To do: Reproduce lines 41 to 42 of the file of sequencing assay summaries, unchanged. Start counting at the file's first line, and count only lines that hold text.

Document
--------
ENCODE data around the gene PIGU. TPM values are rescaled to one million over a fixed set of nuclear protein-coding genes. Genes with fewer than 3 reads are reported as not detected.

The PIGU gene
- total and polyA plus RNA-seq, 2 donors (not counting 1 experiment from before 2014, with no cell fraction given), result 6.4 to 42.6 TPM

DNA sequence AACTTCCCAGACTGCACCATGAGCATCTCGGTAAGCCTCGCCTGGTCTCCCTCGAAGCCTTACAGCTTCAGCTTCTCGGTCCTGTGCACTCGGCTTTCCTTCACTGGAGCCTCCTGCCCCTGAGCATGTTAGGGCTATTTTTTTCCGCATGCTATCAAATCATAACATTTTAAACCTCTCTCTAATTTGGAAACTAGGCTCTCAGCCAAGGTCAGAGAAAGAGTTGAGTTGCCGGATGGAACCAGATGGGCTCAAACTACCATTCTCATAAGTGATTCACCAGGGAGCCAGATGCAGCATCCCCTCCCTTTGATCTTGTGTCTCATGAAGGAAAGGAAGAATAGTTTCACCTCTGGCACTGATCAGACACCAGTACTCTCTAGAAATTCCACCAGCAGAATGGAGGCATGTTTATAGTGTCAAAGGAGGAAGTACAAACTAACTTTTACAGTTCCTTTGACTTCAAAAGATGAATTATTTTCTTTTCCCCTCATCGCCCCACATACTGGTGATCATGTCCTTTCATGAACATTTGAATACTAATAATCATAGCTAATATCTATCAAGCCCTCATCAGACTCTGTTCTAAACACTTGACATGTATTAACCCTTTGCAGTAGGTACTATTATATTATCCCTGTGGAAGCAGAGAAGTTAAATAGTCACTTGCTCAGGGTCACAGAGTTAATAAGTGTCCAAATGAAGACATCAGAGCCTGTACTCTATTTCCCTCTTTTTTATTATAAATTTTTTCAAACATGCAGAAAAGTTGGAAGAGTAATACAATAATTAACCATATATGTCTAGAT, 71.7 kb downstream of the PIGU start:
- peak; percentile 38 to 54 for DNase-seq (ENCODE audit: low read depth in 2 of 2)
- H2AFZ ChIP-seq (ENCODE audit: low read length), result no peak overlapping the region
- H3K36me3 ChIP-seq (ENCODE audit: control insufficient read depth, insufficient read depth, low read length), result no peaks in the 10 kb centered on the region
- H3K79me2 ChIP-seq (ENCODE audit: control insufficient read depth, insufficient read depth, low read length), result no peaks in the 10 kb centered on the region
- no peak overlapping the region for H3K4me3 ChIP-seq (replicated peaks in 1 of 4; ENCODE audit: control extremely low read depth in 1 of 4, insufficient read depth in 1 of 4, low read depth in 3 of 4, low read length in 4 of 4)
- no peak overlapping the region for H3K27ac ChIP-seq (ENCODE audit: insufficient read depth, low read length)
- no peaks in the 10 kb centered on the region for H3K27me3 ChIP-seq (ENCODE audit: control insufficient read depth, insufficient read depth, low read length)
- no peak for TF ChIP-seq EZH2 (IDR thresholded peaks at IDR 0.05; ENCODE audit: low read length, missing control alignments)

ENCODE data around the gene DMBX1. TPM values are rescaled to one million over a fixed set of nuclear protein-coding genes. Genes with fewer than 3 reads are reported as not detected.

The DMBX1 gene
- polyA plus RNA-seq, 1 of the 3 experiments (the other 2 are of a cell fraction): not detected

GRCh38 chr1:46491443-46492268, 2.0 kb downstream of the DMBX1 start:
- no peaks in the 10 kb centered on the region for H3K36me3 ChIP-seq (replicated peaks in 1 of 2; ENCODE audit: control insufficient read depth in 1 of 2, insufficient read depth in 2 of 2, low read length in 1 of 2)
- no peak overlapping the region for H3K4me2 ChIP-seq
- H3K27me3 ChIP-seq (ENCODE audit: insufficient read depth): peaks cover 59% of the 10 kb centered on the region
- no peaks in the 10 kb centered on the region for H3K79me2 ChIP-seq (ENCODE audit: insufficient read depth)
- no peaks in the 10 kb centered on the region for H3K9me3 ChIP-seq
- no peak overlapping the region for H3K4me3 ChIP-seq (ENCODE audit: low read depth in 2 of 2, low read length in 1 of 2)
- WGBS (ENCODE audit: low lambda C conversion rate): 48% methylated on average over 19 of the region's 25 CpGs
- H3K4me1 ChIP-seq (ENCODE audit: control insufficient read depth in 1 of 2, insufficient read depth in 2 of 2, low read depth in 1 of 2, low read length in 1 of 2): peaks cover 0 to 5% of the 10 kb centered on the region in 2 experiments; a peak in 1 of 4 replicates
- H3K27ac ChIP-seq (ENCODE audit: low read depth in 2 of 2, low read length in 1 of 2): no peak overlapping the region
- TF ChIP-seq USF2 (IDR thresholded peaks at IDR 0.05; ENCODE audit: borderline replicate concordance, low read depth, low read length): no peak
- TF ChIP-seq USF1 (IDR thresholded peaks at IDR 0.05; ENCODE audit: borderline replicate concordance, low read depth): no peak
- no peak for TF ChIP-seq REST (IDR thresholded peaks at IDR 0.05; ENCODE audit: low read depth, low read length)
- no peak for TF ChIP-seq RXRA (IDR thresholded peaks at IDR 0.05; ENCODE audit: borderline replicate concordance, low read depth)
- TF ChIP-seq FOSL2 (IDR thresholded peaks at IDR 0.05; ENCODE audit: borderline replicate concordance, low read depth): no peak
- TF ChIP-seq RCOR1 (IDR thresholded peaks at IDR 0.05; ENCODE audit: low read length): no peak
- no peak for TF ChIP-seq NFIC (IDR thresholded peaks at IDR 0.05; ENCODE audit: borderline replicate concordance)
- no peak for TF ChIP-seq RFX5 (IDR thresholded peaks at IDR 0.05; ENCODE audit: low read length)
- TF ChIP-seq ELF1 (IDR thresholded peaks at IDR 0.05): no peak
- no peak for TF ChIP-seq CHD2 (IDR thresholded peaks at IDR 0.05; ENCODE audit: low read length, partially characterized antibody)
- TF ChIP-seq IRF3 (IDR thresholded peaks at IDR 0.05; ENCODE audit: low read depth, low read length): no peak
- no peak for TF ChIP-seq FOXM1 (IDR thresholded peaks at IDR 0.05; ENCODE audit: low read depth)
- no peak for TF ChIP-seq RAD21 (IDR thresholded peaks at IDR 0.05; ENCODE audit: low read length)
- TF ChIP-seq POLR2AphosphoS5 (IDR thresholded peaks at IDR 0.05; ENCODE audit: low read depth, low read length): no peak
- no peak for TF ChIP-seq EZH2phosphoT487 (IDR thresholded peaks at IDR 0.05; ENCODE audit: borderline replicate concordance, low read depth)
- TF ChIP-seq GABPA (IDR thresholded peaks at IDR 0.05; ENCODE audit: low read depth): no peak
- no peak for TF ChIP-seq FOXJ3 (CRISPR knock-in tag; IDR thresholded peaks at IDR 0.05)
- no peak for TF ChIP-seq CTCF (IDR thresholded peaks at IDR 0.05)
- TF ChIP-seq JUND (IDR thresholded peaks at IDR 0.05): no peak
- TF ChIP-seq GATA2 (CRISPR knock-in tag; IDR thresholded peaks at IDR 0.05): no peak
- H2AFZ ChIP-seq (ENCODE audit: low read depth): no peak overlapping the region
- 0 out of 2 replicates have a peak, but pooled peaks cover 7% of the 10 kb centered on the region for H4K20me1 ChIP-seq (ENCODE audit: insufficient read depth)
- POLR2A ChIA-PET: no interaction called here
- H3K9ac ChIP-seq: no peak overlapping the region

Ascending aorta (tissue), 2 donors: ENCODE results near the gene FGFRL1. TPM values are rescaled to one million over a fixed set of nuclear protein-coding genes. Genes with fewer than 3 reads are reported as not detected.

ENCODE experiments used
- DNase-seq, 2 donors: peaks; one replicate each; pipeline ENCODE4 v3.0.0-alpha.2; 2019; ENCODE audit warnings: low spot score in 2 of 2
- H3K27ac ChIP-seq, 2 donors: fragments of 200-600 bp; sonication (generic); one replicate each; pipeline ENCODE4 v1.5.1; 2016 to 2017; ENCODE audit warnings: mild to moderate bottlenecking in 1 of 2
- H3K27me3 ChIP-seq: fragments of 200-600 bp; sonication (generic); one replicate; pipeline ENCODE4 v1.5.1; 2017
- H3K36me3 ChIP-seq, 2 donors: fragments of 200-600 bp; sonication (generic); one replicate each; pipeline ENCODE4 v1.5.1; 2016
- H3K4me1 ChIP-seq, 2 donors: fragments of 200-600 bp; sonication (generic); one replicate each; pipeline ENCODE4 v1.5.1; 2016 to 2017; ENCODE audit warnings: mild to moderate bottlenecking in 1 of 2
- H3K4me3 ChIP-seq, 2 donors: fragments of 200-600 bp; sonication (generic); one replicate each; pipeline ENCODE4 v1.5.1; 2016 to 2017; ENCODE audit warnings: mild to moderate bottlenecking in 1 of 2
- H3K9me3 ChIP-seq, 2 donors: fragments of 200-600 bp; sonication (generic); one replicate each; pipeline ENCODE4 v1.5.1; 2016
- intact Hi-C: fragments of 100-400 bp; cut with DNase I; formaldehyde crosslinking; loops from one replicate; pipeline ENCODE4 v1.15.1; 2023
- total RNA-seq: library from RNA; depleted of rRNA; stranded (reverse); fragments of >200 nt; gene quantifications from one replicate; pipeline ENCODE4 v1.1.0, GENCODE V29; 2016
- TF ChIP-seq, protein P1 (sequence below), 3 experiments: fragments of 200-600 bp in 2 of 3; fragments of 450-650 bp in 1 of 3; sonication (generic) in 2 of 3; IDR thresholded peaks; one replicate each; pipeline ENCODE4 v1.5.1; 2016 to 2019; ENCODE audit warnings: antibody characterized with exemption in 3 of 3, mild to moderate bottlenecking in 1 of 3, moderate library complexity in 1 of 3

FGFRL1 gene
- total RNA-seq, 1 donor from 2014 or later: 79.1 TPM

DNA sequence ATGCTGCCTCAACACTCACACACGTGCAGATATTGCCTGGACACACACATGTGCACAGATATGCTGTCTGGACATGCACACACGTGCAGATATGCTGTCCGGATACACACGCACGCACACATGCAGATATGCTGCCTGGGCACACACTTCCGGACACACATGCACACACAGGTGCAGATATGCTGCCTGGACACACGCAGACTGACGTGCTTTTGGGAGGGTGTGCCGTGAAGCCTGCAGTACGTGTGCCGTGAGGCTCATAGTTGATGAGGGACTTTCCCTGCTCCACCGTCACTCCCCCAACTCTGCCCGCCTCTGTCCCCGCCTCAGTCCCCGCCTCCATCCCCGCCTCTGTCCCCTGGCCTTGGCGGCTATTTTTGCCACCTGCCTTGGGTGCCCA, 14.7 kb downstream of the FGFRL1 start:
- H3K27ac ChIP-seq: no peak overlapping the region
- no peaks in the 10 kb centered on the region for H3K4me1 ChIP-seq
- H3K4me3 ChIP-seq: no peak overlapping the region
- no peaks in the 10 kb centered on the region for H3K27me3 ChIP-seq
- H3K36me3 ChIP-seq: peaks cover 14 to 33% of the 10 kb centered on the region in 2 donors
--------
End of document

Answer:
- TF ChIP-seq GABPA (IDR thresholded peaks at IDR 0.05; ENCODE audit: low read depth): no peak
- no peak for TF ChIP-seq FOXJ3 (CRISPR knock-in tag; IDR thresholded peaks at IDR 0.05)